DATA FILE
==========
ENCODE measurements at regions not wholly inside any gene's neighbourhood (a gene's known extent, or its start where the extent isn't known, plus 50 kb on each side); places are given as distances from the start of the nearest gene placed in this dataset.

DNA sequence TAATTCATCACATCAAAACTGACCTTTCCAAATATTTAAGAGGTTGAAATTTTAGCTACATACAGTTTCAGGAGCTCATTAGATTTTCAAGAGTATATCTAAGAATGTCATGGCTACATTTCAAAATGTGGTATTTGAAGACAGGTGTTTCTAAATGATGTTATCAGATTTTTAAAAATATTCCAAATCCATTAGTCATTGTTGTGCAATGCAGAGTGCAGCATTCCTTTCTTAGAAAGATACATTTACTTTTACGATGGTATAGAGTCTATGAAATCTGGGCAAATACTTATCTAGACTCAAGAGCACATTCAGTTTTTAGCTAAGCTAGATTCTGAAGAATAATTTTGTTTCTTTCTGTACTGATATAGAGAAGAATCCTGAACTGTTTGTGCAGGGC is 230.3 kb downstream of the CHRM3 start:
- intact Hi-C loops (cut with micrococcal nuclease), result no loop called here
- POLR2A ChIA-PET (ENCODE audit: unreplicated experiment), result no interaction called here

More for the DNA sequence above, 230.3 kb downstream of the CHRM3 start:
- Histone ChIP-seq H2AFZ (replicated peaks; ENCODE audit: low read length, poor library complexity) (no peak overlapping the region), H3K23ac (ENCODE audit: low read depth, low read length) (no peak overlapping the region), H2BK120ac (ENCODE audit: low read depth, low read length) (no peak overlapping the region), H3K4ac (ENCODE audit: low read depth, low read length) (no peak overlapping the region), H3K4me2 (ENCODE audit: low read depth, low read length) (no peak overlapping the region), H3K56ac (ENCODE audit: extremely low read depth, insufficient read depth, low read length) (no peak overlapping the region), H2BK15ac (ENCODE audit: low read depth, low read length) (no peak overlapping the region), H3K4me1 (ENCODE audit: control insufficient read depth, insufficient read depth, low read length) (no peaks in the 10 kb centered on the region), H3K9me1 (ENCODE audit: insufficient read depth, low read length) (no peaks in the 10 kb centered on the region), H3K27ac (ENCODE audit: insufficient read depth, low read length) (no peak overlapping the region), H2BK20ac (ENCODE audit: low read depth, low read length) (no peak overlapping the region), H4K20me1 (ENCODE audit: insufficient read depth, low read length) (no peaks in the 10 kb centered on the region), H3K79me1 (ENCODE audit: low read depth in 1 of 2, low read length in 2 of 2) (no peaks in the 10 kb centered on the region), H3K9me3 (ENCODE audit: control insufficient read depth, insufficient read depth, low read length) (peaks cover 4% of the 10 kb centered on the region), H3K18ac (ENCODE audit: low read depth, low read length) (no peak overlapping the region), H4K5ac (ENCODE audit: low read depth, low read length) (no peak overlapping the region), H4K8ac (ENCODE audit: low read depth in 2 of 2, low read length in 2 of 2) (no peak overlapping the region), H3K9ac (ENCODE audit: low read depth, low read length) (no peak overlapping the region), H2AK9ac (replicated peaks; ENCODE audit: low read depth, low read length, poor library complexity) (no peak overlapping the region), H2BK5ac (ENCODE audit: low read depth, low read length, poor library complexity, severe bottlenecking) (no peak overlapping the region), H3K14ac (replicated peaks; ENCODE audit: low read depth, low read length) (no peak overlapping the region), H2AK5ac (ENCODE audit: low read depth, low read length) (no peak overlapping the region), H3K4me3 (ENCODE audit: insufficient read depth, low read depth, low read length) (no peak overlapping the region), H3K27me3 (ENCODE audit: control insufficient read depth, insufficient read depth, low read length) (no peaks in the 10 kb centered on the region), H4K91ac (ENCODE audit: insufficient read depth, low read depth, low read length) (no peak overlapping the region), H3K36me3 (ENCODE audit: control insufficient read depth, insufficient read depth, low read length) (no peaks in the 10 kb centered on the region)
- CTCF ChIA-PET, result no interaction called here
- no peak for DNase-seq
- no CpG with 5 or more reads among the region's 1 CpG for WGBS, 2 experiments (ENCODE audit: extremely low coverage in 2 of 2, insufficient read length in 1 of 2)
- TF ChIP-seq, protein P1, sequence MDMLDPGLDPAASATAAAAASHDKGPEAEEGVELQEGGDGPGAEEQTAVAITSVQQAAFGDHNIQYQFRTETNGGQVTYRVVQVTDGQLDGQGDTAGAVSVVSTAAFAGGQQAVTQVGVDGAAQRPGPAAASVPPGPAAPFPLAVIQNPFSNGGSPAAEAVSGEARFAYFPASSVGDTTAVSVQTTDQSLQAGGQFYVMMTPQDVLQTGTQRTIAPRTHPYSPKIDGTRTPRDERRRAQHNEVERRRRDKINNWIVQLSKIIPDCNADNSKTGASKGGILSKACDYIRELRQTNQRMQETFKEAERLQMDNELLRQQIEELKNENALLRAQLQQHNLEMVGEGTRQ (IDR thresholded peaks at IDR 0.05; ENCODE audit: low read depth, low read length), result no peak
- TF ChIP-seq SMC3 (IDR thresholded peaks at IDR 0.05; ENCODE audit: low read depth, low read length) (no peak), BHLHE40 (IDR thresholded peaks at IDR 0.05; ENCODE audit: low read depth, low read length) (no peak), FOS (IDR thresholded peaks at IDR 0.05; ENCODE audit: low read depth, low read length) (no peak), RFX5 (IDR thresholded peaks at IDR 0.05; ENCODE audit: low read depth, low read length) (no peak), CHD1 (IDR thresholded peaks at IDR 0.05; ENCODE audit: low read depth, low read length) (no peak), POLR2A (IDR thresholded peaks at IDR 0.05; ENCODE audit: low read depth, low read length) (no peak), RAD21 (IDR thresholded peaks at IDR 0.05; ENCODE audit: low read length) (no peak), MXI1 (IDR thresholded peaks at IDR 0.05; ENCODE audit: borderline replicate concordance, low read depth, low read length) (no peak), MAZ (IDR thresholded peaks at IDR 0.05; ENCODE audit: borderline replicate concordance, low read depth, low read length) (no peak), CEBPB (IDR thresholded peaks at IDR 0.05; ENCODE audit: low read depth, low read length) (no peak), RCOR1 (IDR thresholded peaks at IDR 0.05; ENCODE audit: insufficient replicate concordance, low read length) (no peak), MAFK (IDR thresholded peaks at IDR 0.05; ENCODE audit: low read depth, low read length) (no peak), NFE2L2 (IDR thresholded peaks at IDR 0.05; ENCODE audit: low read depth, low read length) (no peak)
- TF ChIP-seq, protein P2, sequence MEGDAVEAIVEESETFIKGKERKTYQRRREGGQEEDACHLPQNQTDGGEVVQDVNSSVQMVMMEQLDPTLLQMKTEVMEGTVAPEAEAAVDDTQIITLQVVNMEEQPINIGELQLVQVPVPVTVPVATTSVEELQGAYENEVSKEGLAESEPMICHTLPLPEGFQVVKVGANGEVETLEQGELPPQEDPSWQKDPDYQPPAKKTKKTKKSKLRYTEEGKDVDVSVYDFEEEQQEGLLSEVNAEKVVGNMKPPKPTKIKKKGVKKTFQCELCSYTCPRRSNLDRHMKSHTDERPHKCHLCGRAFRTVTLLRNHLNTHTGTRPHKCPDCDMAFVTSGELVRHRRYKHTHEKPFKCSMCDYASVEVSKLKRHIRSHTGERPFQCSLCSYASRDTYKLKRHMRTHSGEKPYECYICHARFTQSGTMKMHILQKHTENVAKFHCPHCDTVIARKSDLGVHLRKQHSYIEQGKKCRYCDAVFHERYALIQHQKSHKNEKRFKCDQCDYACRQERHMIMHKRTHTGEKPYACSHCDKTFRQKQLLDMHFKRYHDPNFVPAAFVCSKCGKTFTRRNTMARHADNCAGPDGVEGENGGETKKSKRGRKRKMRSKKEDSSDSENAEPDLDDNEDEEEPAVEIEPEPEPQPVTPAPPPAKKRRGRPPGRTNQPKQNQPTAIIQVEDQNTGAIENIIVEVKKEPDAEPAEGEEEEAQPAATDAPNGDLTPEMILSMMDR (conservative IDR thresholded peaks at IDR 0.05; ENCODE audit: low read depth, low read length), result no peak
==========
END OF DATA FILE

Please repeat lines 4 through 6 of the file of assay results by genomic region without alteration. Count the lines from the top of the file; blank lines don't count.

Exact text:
- POLR2A ChIA-PET (ENCODE audit: unreplicated experiment), result no interaction called here

More for the DNA sequence above, 230.3 kb downstream of the CHRM3 start:
- Histone ChIP-seq H2AFZ (replicated peaks; ENCODE audit: low read length, poor library complexity) (no peak overlapping the region), H3K23ac (ENCODE audit: low read depth, low read length) (no peak overlapping the region), H2BK120ac (ENCODE audit: low read depth, low read length) (no peak overlapping the region), H3K4ac (ENCODE audit: low read depth, low read length) (no peak overlapping the region), H3K4me2 (ENCODE audit: low read depth, low read length) (no peak overlapping the region), H3K56ac (ENCODE audit: extremely low read depth, insufficient read depth, low read length) (no peak overlapping the region), H2BK15ac (ENCODE audit: low read depth, low read length) (no peak overlapping the region), H3K4me1 (ENCODE audit: control insufficient read depth, insufficient read depth, low read length) (no peaks in the 10 kb centered on the region), H3K9me1 (ENCODE audit: insufficient read depth, low read length) (no peaks in the 10 kb centered on the region), H3K27ac (ENCODE audit: insufficient read depth, low read length) (no peak overlapping the region), H2BK20ac (ENCODE audit: low read depth, low read length) (no peak overlapping the region), H4K20me1 (ENCODE audit: insufficient read depth, low read length) (no peaks in the 10 kb centered on the region), H3K79me1 (ENCODE audit: low read depth in 1 of 2, low read length in 2 of 2) (no peaks in the 10 kb centered on the region), H3K9me3 (ENCODE audit: control insufficient read depth, insufficient read depth, low read length) (peaks cover 4% of the 10 kb centered on the region), H3K18ac (ENCODE audit: low read depth, low read length) (no peak overlapping the region), H4K5ac (ENCODE audit: low read depth, low read length) (no peak overlapping the region), H4K8ac (ENCODE audit: low read depth in 2 of 2, low read length in 2 of 2) (no peak overlapping the region), H3K9ac (ENCODE audit: low read depth, low read length) (no peak overlapping the region), H2AK9ac (replicated peaks; ENCODE audit: low read depth, low read length, poor library complexity) (no peak overlapping the region), H2BK5ac (ENCODE audit: low read depth, low read length, poor library complexity, severe bottlenecking) (no peak overlapping the region), H3K14ac (replicated peaks; ENCODE audit: low read depth, low read length) (no peak overlapping the region), H2AK5ac (ENCODE audit: low read depth, low read length) (no peak overlapping the region), H3K4me3 (ENCODE audit: insufficient read depth, low read depth, low read length) (no peak overlapping the region), H3K27me3 (ENCODE audit: control insufficient read depth, insufficient read depth, low read length) (no peaks in the 10 kb centered on the region), H4K91ac (ENCODE audit: insufficient read depth, low read depth, low read length) (no peak overlapping the region), H3K36me3 (ENCODE audit: control insufficient read depth, insufficient read depth, low read length) (no peaks in the 10 kb centered on the region)